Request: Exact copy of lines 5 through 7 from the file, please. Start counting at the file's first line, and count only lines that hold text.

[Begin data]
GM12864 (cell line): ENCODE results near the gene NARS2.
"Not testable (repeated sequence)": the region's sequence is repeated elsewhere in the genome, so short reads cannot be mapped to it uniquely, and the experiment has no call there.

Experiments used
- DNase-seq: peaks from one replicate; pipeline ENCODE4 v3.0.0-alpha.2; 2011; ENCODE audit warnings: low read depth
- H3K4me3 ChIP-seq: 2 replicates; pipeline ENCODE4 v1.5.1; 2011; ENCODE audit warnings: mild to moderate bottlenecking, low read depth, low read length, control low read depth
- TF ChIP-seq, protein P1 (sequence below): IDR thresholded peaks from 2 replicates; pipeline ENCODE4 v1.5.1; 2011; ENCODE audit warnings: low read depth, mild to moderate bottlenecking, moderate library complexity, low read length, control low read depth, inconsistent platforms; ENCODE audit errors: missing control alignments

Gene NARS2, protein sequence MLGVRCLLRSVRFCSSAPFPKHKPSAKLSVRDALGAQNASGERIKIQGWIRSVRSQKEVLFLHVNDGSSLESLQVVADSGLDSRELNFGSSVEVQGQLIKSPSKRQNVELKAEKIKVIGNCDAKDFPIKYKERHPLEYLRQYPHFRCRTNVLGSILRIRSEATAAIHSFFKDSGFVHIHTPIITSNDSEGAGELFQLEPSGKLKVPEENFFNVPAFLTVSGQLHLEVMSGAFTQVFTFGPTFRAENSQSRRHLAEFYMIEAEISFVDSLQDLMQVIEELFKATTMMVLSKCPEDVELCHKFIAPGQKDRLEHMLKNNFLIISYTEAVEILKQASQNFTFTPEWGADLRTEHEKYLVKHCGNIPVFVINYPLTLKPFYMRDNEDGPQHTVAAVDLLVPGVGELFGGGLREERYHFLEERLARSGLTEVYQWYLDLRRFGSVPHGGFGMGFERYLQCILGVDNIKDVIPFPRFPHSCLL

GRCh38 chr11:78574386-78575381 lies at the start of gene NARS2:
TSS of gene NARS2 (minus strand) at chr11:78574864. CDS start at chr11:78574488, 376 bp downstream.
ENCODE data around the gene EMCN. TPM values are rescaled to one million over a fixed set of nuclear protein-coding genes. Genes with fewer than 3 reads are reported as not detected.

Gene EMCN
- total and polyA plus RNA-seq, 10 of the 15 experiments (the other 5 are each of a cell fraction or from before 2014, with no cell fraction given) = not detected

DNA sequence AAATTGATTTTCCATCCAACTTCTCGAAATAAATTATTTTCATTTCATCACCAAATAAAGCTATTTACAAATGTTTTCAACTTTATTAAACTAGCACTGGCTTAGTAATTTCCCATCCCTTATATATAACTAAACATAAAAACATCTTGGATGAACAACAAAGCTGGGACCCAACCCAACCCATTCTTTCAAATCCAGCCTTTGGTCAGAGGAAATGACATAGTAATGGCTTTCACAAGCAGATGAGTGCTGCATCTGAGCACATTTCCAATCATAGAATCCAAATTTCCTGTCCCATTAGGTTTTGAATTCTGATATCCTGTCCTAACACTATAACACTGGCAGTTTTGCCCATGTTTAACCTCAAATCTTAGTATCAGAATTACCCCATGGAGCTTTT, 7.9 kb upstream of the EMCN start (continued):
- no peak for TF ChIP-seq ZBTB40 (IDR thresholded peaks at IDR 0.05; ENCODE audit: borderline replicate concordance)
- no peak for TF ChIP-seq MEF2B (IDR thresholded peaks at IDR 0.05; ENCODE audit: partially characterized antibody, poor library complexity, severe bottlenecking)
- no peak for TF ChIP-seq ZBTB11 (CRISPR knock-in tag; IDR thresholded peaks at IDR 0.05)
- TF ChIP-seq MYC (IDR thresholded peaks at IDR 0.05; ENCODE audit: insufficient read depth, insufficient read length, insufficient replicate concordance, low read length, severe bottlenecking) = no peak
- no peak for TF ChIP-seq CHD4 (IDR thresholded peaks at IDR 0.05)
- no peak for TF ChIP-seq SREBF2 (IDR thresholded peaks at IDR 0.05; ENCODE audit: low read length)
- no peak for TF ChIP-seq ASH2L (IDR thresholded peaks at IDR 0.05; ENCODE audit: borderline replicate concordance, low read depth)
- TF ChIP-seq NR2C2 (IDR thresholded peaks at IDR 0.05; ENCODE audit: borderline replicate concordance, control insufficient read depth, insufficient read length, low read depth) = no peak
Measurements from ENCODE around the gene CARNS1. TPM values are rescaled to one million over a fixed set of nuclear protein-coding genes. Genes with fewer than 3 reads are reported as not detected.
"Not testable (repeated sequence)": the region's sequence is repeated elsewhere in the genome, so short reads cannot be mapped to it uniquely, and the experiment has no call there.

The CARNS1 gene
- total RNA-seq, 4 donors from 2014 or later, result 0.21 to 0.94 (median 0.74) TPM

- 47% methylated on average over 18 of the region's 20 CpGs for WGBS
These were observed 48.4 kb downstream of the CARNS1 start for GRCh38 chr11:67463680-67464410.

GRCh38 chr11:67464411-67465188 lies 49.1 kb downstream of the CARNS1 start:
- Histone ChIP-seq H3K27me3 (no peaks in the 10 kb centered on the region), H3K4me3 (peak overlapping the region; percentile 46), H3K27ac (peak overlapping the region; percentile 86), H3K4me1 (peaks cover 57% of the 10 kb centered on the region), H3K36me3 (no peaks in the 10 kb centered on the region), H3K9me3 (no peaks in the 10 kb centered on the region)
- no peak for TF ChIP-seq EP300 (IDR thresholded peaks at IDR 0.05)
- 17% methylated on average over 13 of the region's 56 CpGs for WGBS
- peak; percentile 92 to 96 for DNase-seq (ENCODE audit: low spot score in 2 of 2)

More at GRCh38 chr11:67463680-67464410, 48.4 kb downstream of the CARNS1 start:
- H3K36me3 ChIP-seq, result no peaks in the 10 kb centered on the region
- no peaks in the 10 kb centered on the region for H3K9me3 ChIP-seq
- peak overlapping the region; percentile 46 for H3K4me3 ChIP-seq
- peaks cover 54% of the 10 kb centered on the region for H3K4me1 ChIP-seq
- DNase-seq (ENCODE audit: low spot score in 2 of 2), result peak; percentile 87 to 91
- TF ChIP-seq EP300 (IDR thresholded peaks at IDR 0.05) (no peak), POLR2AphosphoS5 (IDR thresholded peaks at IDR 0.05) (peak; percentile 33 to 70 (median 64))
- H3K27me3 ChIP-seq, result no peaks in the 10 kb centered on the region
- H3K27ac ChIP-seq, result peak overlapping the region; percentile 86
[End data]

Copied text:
- H3K4me3 ChIP-seq: 2 replicates; pipeline ENCODE4 v1.5.1; 2011; ENCODE audit warnings: mild to moderate bottlenecking, low read depth, low read length, control low read depth
- TF ChIP-seq, protein P1 (sequence below): IDR thresholded peaks from 2 replicates; pipeline ENCODE4 v1.5.1; 2011; ENCODE audit warnings: low read depth, mild to moderate bottlenecking, moderate library complexity, low read length, control low read depth, inconsistent platforms; ENCODE audit errors: missing control alignments

Gene NARS2, protein sequence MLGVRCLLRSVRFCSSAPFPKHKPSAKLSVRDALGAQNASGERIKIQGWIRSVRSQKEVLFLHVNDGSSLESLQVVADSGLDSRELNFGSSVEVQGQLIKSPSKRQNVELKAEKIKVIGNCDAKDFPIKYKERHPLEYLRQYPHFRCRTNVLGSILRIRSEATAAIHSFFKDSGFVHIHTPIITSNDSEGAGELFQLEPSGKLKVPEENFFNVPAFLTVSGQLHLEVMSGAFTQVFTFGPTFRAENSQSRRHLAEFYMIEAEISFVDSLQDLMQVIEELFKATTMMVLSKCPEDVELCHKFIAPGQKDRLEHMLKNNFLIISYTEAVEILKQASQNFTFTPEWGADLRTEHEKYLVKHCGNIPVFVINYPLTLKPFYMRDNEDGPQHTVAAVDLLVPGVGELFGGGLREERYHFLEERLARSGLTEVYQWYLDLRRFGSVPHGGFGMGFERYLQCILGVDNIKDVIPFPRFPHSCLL